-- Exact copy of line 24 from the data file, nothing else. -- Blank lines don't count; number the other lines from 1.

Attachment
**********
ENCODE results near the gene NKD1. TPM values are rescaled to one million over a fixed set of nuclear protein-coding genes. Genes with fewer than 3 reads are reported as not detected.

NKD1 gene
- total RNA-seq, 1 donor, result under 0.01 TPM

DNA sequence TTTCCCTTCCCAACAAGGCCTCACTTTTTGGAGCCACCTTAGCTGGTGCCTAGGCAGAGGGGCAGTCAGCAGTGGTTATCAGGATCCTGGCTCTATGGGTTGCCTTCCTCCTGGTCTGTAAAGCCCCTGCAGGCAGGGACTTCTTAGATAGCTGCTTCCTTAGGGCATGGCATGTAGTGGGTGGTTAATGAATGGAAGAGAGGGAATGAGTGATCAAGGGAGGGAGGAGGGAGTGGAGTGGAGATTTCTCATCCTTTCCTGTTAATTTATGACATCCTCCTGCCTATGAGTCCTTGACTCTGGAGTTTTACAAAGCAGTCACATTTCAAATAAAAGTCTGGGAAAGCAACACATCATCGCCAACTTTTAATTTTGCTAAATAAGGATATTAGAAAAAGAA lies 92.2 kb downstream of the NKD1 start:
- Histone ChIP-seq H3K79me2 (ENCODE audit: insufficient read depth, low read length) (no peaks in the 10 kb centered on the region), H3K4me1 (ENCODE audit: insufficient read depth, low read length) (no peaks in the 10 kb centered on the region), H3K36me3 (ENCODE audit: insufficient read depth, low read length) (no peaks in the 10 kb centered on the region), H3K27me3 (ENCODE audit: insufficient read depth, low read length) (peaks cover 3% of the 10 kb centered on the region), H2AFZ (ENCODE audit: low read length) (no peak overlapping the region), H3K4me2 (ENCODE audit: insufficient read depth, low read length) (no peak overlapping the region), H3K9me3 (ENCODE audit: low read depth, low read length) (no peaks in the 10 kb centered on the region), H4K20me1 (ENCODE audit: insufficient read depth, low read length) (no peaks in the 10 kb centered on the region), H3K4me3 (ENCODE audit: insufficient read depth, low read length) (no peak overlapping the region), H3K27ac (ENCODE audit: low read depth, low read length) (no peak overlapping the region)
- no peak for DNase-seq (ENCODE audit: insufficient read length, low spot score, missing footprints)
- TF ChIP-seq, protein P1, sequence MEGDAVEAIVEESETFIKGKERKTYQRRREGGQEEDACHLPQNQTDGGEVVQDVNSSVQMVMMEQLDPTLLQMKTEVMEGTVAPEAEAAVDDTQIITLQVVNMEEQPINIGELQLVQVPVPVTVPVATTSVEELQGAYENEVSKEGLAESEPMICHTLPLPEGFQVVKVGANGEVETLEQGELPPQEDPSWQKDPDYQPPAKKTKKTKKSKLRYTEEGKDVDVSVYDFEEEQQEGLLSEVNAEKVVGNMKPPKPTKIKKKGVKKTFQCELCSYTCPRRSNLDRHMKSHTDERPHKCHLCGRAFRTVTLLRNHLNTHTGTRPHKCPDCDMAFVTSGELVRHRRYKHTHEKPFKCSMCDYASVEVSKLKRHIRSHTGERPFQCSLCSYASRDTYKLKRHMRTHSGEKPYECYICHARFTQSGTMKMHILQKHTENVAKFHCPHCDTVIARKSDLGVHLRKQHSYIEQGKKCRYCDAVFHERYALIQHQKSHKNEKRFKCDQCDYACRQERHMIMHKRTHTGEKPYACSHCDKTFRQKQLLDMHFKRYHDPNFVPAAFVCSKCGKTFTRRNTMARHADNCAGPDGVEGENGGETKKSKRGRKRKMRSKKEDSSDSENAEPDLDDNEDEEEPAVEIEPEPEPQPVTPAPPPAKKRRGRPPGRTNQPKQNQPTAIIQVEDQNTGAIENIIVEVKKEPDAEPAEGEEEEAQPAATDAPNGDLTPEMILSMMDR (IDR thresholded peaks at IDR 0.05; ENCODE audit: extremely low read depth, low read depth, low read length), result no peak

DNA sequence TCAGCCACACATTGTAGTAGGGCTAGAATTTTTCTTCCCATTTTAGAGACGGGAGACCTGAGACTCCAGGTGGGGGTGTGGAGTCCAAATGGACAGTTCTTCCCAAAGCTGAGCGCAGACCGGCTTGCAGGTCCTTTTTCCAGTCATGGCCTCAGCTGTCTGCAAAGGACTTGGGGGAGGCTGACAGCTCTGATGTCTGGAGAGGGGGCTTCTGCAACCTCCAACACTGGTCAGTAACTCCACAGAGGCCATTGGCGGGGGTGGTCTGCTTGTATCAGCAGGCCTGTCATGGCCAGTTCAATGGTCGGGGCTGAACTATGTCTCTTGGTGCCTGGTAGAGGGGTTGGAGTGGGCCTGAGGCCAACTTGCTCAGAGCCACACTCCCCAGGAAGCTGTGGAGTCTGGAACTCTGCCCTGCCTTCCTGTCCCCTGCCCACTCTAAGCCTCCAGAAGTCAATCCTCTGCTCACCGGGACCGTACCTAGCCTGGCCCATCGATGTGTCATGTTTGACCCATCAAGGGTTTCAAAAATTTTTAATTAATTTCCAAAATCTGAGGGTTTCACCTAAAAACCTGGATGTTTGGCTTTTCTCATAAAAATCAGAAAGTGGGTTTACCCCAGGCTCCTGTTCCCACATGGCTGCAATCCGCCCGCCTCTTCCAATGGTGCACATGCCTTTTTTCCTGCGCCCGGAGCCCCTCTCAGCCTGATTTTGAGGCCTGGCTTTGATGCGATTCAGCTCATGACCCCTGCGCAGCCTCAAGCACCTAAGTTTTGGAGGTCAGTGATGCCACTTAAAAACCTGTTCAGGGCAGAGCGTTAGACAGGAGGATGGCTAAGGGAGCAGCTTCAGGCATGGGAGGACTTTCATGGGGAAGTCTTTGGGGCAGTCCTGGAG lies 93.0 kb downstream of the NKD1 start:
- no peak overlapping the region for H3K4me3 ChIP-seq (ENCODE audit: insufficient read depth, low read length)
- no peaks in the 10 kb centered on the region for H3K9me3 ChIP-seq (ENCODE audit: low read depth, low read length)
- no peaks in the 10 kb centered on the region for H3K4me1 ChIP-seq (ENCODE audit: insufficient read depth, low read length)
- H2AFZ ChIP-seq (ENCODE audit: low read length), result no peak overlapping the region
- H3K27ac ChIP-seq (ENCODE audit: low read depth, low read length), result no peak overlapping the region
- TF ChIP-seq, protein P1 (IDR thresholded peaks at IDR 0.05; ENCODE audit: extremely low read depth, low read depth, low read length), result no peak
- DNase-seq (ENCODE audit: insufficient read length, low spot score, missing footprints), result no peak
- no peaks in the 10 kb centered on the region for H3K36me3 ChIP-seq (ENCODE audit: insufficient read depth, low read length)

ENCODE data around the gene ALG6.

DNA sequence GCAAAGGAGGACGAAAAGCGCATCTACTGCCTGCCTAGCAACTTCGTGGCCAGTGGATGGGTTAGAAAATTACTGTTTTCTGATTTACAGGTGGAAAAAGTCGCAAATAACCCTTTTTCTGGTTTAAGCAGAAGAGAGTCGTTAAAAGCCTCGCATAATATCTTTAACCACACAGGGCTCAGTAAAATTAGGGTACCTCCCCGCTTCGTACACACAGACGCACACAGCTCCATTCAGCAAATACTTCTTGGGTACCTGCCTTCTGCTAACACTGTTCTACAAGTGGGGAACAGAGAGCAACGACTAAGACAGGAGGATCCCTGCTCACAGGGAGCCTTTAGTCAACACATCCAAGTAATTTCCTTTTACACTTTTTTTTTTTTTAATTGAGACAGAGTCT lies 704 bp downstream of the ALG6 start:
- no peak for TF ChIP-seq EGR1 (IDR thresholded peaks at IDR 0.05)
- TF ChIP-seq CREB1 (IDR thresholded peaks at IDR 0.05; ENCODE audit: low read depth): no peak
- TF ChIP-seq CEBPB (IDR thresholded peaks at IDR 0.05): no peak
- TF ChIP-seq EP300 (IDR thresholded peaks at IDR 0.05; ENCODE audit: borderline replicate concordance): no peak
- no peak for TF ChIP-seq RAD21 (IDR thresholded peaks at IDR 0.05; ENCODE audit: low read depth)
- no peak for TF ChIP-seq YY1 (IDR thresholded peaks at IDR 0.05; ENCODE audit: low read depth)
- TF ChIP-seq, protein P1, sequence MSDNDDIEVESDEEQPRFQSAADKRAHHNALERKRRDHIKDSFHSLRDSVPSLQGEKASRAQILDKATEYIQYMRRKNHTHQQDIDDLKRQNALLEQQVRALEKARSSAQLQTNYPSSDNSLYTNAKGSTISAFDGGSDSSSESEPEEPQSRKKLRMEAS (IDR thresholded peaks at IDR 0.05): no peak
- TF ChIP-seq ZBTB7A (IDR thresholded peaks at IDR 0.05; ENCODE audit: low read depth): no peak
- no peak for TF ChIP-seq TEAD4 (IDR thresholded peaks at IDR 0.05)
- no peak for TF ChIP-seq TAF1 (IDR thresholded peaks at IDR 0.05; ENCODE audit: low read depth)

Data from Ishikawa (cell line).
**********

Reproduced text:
- no peak for TF ChIP-seq YY1 (IDR thresholded peaks at IDR 0.05; ENCODE audit: low read depth)